A few of us went to Bearberry Valley, Alberta on a very nice spring day.
We had a look at some very nice camping spots, quad and hunting trails.
We relaxed around a fire and had a great meal of Scalloped potatoes in foil, meat cooking in our “Skottle Braai” (Ploegskaar) brought from South-Africa and home-brewed coffee.
A “Skottle” is a Wok like dish made from a plough disc or shear, with handles and feet which is used for “Braai-vleis” (BBQ).
We make our own Boerewors (South African Farmers sausage)
“An inheritance from the German settlers in the Cape colony and popular with our pioneering forefathers the “Voortrekkers”, who used to combine coarsely minced meat and cubed speck (pork and / or beef) with spices and preservatives (vinegar). Over centuries it gradually evolved to what we know today as “Boerewors”.
Although it comes in many varieties, The traditional “Boerewors” is a somewhat coarsely textured sausage, usually consisting of 50% beef and 50% pork, flavoured with spices such as coriander, cloves, nutmeg and allspice. Highly popular at “braais” (barbecues), where it is grilled over hot coals. Like biltong, it has become an institution in South Africa.” – South African Tours
Here is a map of the area.
Photo from Wikipedia
“The name “bearberry” for the plant derives from the edible fruit which is a favorite food of bears. The fruit, also called bearberries, are edible and sometimes gathered for food. The leaves of the plant are used in herbal medicine.‘ –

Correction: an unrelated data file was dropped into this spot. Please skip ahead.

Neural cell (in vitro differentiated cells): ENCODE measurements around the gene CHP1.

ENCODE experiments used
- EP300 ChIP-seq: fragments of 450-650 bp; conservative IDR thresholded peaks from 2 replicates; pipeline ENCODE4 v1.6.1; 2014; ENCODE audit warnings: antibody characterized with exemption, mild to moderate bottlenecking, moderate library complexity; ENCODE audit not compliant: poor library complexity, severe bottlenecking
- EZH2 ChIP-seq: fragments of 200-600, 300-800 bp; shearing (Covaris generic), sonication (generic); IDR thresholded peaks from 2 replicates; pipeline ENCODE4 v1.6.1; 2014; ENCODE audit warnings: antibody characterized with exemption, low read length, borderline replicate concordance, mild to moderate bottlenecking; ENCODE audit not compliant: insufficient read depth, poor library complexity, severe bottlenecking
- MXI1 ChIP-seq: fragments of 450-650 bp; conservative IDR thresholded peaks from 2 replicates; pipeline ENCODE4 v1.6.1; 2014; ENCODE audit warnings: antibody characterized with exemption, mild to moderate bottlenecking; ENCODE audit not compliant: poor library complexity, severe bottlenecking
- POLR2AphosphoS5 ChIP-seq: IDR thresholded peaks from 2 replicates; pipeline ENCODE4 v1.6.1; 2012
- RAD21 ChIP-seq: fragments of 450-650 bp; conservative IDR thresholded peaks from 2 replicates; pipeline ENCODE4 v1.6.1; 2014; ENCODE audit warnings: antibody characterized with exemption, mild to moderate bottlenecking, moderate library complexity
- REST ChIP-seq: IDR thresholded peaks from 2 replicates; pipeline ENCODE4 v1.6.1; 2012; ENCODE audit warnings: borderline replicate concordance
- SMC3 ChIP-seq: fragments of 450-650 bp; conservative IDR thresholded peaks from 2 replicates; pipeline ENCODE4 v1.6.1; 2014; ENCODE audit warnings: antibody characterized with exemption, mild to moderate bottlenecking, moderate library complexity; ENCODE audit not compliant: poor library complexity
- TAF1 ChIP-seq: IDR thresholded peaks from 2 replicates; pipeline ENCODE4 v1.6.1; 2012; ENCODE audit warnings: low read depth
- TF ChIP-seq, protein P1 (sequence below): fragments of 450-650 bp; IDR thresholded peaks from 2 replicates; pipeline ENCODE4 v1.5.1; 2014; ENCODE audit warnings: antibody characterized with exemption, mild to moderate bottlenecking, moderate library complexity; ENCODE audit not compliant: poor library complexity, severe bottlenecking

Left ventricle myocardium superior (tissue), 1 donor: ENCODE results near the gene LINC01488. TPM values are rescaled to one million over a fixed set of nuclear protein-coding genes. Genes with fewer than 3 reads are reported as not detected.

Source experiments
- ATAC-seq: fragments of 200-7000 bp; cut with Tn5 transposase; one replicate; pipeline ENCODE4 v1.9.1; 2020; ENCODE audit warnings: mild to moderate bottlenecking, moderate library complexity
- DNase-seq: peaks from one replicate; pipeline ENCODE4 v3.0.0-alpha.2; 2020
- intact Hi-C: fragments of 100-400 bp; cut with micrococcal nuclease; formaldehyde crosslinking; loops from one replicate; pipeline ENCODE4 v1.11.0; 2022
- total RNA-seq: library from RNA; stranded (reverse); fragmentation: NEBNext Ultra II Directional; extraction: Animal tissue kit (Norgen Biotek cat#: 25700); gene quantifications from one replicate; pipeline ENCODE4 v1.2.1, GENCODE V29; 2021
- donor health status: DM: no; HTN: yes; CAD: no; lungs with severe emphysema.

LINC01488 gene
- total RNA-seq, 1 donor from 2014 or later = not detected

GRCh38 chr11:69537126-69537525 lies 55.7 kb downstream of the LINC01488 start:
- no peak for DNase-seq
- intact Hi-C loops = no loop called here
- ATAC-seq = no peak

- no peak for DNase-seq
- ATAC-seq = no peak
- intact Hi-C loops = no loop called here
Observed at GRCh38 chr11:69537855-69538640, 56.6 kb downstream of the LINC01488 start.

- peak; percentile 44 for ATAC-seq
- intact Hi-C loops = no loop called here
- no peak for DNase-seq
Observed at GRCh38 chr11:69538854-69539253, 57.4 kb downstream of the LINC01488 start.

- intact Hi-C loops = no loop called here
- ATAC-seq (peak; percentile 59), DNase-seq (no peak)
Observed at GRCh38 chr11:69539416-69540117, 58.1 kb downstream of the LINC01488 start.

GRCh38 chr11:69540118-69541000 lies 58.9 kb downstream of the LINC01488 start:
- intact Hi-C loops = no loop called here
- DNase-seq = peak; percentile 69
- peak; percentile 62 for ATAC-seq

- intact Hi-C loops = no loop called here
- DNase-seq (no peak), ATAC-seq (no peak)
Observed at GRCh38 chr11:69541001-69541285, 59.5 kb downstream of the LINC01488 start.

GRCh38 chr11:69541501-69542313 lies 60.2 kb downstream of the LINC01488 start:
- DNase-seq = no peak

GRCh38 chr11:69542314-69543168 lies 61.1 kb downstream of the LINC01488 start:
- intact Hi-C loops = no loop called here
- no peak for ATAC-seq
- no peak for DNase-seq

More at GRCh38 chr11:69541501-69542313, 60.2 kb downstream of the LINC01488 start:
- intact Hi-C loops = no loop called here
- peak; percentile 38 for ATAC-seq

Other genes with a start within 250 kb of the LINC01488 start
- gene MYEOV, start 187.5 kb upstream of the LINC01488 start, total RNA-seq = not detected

Another map of the area from Outdoors men forum.
“The first people to live in the Bearberry valley were First Nations families of the Stoney tribe from Morley. Three or four families came each summer to hunt deer, moose and sheep. Bearberry was one stop on the route from Morley to Nordegg. When enough deer and moose meat was dried for winter, the families moved farther into the mountains to hunt sheep. After snowfall, they trapped small fur bearing animals, before returning to Morley in late December.” – Read more at Bearberry community
We saw some Wild horses on our way home.
“Wild horses” or “feral horses”? The debate rages on in Alberta, Canada. The provincial government believes that the wild horses west of Sundre, Alberta are the descendants of domestic horses used in logging and guiding/outfitting operations in the early 1900’s. The Wild Horse Society of Alberta (WHOAS) believes that they are of Spanish descent. WHOAS is so sure of this that they have sent away DNA samples to the University of Texas, Equine Genetics Lab for testing.” – Wild Horses Of Alberta
You can read more about theWild Horses Of Alberta here.
Sunset Guiding has